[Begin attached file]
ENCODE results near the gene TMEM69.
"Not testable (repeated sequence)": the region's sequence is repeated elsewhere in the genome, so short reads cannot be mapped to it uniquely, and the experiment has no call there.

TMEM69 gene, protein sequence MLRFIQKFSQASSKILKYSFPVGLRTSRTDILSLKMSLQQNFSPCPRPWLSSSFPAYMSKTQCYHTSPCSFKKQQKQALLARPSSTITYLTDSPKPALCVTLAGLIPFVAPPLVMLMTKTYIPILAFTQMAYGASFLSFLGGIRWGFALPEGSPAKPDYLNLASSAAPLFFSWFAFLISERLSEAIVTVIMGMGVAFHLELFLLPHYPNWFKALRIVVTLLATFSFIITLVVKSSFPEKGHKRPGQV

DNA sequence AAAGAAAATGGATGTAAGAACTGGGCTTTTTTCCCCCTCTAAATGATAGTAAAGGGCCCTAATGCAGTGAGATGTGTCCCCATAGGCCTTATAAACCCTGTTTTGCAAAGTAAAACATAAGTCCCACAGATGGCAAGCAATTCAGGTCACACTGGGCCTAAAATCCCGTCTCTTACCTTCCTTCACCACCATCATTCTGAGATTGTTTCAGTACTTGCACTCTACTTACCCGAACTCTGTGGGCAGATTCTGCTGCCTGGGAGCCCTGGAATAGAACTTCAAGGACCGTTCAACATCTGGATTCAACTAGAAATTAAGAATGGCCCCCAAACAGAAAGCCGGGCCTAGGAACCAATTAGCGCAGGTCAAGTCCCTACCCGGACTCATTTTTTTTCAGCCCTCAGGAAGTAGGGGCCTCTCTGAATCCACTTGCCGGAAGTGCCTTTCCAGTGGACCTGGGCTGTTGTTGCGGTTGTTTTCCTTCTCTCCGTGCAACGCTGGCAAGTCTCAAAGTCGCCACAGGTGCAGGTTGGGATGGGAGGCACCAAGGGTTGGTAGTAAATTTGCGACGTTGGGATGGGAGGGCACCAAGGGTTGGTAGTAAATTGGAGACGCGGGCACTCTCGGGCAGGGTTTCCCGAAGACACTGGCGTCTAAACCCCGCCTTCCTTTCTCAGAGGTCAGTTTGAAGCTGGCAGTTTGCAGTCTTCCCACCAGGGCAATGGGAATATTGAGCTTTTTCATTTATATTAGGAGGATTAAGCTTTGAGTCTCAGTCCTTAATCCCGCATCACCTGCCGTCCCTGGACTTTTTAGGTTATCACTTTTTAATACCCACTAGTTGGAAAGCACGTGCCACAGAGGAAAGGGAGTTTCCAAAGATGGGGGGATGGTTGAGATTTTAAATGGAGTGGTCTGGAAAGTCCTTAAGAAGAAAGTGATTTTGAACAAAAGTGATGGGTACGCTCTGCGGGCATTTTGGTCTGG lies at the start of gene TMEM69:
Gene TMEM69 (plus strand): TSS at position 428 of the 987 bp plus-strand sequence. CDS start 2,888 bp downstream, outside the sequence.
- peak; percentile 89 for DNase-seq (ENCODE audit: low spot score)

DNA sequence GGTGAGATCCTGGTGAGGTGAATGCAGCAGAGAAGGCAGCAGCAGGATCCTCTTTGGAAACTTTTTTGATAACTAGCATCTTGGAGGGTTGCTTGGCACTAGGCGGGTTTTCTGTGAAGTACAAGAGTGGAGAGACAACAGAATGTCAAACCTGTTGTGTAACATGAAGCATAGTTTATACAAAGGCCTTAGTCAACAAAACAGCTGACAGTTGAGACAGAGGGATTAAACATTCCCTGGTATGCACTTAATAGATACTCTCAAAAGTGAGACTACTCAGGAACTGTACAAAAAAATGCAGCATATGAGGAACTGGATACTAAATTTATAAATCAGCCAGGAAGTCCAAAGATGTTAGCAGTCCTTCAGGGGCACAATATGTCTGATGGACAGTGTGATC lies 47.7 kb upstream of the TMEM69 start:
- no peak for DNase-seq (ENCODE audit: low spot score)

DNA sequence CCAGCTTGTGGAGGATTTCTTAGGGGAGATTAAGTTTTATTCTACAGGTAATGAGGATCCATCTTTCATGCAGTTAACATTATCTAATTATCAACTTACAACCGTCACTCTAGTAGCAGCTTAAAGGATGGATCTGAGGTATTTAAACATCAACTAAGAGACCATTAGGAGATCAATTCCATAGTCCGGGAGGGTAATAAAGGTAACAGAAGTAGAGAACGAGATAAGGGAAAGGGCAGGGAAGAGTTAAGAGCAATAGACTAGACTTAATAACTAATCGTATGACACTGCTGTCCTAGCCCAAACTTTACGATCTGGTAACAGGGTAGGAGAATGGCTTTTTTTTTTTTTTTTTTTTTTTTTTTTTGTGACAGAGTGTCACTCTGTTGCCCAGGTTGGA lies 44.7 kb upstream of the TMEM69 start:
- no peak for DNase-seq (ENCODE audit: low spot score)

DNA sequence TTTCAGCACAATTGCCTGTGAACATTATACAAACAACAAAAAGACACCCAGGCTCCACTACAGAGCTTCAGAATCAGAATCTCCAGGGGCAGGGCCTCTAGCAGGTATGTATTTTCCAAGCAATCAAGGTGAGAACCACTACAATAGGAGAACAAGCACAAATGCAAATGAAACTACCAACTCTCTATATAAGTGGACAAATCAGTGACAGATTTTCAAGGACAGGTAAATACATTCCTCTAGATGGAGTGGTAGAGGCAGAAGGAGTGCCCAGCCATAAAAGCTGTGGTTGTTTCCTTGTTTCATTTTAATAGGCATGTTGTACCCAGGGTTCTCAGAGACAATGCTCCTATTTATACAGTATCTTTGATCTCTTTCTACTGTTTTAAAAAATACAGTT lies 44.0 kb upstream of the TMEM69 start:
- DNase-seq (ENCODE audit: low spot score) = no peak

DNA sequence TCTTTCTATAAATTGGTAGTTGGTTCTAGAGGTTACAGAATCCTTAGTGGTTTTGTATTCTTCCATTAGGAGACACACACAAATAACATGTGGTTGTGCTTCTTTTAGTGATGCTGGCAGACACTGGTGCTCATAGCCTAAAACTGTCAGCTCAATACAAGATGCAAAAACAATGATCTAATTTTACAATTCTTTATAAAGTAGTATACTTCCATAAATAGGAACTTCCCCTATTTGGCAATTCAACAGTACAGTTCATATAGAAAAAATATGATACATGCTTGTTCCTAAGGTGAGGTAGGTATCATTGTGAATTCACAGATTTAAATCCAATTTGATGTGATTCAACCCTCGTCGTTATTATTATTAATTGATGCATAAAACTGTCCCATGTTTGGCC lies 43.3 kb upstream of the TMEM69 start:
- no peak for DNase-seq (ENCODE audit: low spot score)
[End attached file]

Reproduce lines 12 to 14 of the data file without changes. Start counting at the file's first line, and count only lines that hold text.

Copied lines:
- DNase-seq (ENCODE audit: low spot score) = no peak

DNA sequence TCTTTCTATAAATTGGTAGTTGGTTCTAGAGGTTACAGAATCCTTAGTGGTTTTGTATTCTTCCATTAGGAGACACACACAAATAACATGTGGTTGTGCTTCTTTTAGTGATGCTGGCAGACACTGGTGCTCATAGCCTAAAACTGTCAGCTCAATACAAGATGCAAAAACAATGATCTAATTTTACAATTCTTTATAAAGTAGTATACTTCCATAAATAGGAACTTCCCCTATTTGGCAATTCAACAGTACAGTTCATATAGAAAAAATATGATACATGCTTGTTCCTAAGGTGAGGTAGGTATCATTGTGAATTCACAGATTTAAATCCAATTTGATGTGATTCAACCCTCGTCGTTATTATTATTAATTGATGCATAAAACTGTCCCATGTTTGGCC lies 43.3 kb upstream of the TMEM69 start:
- no peak for DNase-seq (ENCODE audit: low spot score)